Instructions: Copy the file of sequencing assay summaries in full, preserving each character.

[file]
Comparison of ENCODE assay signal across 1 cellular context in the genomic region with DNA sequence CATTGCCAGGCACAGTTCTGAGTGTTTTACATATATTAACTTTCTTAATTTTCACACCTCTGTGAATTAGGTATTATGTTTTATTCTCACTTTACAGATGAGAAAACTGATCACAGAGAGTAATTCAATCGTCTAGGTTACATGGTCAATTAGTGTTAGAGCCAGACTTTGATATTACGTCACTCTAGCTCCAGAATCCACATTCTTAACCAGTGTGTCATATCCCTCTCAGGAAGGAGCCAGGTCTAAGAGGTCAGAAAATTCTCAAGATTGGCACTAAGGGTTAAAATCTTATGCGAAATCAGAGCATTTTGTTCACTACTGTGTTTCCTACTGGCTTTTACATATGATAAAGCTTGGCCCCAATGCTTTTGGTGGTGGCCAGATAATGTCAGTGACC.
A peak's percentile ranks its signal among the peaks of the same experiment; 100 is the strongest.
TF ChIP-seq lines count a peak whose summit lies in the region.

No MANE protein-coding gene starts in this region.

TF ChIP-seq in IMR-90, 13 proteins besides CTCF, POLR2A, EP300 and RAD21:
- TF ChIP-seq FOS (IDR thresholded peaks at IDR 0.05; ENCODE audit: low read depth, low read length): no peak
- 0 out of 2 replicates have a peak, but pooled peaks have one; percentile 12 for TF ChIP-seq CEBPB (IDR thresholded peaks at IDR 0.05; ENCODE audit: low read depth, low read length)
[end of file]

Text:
Comparison of ENCODE assay signal across 1 cellular context in the genomic region with DNA sequence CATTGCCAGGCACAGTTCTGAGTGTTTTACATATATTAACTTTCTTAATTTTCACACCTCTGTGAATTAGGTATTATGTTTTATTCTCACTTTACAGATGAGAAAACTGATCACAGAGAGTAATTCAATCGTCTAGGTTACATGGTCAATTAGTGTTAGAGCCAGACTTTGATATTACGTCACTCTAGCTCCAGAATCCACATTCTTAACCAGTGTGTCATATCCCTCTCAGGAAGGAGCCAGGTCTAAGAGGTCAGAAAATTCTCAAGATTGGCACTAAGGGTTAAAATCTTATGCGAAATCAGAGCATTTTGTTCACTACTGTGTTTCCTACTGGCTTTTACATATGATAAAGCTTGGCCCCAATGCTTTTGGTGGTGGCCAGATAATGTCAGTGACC.
A peak's percentile ranks its signal among the peaks of the same experiment; 100 is the strongest.
TF ChIP-seq lines count a peak whose summit lies in the region.

No MANE protein-coding gene starts in this region.

TF ChIP-seq in IMR-90, 13 proteins besides CTCF, POLR2A, EP300 and RAD21:
- TF ChIP-seq FOS (IDR thresholded peaks at IDR 0.05; ENCODE audit: low read depth, low read length): no peak
- 0 out of 2 replicates have a peak, but pooled peaks have one; percentile 12 for TF ChIP-seq CEBPB (IDR thresholded peaks at IDR 0.05; ENCODE audit: low read depth, low read length)